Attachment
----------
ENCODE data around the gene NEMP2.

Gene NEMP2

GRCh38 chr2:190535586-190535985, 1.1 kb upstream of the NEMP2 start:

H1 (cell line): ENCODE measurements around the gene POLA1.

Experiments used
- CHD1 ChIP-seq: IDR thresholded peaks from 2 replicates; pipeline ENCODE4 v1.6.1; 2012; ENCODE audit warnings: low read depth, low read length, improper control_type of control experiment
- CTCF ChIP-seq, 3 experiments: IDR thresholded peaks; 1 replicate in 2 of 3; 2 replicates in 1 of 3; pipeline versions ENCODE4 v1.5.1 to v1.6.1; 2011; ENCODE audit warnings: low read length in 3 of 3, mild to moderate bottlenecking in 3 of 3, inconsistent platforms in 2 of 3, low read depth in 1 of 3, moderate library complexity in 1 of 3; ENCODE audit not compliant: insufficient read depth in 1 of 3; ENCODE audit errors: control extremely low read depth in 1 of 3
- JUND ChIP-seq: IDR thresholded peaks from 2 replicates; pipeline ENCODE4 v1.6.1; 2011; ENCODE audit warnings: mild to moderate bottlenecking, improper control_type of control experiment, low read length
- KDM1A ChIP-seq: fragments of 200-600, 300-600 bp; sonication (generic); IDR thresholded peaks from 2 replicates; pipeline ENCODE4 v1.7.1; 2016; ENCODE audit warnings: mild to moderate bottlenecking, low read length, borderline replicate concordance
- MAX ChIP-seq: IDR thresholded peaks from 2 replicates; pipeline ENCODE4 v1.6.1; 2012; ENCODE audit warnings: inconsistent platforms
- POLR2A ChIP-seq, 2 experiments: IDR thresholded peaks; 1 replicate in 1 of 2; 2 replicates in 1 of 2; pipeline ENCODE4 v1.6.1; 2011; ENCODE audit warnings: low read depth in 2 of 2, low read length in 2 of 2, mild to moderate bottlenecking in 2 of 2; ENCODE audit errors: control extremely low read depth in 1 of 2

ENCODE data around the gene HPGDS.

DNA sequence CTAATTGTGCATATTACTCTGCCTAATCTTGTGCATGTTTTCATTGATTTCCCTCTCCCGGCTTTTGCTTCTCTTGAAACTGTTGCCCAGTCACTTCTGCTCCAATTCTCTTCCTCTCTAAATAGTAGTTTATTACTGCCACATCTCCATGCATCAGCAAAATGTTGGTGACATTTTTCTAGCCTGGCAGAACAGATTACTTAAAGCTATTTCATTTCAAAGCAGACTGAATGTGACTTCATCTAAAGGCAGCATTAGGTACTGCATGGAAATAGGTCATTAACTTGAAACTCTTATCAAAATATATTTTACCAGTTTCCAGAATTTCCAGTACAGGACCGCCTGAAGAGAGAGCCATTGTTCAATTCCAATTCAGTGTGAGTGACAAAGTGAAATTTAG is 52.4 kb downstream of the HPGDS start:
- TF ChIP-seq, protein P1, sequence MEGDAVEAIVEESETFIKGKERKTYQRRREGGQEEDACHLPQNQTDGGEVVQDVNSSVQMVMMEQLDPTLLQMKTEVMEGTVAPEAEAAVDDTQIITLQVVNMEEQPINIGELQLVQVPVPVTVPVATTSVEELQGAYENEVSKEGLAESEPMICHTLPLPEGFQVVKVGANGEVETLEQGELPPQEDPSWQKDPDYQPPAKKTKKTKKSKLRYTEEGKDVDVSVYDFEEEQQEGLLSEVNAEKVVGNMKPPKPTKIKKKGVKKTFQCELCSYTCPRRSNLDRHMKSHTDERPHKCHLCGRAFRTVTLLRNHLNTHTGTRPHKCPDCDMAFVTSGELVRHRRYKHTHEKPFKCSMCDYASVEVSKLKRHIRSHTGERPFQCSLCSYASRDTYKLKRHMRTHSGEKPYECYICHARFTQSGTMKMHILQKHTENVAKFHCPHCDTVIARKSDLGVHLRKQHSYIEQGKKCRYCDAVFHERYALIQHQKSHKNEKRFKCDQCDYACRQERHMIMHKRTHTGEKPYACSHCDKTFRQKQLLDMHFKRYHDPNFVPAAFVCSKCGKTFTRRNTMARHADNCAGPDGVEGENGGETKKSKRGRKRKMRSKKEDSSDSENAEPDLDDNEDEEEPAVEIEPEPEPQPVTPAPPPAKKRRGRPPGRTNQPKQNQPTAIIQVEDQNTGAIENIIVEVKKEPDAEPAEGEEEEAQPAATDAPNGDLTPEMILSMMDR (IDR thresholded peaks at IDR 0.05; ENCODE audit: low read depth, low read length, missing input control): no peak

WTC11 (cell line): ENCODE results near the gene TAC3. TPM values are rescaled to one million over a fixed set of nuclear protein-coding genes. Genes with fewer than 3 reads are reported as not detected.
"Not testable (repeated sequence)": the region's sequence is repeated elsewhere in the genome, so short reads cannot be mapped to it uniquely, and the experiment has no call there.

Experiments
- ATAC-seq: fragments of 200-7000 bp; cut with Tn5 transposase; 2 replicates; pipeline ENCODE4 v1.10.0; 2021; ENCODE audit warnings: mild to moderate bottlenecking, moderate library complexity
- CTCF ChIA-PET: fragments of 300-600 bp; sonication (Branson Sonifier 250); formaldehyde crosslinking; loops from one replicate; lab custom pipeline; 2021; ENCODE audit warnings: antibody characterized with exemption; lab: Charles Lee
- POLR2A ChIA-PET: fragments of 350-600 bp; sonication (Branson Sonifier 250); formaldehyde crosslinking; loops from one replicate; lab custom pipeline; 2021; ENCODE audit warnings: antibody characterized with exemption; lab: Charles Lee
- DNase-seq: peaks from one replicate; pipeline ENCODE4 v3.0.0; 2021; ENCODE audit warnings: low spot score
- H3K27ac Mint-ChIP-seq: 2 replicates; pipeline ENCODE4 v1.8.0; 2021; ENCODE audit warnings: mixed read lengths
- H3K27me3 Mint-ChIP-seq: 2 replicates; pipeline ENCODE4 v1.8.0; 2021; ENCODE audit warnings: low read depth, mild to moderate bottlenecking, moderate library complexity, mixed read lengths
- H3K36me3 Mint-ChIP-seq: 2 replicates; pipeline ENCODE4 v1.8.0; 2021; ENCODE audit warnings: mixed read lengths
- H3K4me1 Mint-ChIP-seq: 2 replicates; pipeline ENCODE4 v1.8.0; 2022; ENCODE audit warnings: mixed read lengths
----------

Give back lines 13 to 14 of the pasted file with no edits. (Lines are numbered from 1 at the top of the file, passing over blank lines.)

DNA sequence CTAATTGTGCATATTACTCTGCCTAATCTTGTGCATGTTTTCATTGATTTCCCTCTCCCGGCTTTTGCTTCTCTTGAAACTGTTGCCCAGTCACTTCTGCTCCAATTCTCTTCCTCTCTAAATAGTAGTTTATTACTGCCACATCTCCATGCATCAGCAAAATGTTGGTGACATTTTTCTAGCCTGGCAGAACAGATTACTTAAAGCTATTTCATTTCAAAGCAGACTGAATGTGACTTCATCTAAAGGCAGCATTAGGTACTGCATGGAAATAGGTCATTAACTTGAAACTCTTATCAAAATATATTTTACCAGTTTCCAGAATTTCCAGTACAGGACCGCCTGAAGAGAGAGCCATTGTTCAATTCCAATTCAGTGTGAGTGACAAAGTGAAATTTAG is 52.4 kb downstream of the HPGDS start:
- TF ChIP-seq, protein P1, sequence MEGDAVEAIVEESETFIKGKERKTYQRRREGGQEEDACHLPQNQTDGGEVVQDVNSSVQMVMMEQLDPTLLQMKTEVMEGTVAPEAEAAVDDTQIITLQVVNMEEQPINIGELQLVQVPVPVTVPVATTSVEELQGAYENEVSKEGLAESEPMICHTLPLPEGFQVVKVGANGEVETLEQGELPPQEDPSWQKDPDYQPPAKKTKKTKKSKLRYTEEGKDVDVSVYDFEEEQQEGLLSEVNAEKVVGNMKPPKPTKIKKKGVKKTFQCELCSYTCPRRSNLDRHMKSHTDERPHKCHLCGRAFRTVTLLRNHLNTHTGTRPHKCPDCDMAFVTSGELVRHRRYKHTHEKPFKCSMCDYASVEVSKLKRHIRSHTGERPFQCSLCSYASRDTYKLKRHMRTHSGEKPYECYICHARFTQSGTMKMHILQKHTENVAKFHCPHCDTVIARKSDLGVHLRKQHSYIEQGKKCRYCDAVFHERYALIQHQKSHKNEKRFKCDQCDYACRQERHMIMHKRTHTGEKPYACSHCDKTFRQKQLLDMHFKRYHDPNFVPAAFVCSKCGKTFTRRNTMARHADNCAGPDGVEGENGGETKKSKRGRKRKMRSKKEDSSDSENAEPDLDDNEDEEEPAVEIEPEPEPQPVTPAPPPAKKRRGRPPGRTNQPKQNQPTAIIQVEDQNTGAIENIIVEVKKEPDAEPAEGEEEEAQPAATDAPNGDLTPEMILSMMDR (IDR thresholded peaks at IDR 0.05; ENCODE audit: low read depth, low read length, missing input control): no peak